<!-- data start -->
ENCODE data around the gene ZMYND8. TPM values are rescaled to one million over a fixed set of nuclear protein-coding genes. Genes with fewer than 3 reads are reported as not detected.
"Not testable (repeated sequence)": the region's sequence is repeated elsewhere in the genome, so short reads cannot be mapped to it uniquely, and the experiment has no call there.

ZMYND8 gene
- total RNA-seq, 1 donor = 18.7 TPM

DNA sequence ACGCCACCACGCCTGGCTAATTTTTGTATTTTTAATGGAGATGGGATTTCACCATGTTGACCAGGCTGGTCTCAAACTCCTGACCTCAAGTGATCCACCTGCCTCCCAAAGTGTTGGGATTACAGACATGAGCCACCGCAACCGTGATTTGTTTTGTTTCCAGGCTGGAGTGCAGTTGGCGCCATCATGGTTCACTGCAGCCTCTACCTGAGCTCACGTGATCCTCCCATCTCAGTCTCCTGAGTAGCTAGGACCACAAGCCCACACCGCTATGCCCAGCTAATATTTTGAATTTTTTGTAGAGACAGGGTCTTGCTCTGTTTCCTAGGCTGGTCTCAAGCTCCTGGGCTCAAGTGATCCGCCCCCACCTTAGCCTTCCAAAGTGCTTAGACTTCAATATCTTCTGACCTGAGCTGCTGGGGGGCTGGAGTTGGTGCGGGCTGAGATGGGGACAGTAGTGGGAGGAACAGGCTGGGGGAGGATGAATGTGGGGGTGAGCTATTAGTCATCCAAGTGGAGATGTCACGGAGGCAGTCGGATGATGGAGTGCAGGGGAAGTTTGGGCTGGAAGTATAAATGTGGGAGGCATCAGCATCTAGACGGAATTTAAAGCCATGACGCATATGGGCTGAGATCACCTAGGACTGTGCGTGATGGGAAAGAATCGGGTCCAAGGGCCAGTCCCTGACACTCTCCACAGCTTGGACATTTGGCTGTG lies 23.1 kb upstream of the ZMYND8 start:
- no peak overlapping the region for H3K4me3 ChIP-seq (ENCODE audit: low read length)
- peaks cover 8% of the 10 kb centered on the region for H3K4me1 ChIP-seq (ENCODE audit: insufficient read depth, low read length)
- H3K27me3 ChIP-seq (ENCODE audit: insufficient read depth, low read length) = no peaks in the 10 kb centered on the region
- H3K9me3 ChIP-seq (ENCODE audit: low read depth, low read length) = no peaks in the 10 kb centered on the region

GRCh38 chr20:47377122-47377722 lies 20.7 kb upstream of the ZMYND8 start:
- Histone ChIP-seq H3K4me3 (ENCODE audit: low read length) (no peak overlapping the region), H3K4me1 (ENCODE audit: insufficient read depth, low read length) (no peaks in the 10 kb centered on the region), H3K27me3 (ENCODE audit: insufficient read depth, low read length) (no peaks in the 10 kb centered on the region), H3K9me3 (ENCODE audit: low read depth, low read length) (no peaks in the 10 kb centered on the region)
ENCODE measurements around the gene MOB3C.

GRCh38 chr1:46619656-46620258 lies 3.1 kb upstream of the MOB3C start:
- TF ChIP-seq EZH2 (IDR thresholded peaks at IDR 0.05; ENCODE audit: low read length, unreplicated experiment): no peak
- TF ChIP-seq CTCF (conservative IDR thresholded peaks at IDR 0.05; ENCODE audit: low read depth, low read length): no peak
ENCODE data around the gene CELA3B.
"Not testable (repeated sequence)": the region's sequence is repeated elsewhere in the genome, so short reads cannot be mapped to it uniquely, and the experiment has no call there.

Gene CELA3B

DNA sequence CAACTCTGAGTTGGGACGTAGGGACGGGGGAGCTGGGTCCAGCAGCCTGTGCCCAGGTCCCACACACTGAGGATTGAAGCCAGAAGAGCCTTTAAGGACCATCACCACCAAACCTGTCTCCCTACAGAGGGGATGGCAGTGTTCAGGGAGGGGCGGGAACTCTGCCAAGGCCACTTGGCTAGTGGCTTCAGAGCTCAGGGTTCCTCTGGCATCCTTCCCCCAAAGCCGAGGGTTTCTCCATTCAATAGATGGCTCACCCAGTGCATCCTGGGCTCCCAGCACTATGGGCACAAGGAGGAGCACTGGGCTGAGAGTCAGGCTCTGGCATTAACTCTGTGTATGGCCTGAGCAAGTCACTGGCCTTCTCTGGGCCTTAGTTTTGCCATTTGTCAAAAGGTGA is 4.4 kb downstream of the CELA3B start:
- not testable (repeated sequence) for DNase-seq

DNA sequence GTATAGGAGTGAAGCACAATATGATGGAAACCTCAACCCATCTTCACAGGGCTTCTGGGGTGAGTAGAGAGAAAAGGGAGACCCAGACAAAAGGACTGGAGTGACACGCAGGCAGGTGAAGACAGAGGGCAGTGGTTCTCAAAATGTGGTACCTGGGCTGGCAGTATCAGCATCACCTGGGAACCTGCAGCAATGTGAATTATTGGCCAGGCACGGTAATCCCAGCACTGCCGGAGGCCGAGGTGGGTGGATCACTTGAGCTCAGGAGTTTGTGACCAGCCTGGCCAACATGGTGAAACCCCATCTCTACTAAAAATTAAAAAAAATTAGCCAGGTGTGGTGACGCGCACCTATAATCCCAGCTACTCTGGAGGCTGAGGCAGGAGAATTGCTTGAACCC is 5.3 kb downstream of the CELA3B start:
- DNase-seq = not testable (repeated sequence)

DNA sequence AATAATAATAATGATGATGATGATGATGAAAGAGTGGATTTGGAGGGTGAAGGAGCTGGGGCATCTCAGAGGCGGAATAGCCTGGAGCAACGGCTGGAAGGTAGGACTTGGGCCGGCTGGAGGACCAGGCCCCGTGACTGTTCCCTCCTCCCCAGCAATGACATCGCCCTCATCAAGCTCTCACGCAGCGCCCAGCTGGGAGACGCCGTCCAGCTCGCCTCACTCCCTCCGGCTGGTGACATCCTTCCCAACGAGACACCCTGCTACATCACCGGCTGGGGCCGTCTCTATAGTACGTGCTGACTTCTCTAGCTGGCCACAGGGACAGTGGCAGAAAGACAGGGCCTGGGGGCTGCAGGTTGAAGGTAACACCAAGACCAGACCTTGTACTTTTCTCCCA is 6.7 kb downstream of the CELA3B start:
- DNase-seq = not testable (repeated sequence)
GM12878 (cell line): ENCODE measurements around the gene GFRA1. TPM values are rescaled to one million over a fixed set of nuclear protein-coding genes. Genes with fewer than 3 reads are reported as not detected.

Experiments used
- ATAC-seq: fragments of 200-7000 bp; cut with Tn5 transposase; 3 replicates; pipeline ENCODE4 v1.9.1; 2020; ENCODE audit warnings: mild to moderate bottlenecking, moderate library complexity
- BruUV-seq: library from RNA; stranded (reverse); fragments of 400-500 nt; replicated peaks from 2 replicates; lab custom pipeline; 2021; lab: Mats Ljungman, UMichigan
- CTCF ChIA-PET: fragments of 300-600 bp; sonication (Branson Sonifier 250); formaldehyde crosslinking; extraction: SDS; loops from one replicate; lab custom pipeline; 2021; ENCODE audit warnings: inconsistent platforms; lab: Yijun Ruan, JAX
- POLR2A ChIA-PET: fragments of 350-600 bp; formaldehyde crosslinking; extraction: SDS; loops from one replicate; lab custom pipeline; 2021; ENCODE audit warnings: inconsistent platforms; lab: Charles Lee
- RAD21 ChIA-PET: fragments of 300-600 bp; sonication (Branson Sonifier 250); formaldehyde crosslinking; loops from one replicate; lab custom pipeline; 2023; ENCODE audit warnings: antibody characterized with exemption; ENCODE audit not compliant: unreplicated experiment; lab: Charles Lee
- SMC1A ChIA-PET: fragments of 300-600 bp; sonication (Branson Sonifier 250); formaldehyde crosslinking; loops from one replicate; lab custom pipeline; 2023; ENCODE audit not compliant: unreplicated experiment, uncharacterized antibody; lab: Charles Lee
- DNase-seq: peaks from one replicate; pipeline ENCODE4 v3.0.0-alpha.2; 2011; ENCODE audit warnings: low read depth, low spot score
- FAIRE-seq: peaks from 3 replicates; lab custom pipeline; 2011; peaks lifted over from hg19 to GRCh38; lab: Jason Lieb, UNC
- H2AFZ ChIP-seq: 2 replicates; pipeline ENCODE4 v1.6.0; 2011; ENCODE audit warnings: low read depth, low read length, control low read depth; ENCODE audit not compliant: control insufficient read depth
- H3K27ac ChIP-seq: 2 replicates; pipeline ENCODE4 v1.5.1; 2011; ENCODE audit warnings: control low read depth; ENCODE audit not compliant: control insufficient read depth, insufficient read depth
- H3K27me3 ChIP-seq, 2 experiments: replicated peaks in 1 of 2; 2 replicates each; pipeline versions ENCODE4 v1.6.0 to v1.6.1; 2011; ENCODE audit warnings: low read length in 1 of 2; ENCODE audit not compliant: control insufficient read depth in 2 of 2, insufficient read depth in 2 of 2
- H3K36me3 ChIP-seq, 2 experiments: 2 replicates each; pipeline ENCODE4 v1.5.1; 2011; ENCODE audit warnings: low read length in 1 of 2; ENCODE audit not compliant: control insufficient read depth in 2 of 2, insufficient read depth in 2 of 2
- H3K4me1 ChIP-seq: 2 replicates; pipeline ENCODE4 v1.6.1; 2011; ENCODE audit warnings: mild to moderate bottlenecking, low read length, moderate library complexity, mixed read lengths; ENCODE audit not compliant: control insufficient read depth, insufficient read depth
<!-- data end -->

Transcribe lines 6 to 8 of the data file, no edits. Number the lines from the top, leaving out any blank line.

- no peak overlapping the region for H3K4me3 ChIP-seq (ENCODE audit: low read length)
- peaks cover 8% of the 10 kb centered on the region for H3K4me1 ChIP-seq (ENCODE audit: insufficient read depth, low read length)
- H3K27me3 ChIP-seq (ENCODE audit: insufficient read depth, low read length) = no peaks in the 10 kb centered on the region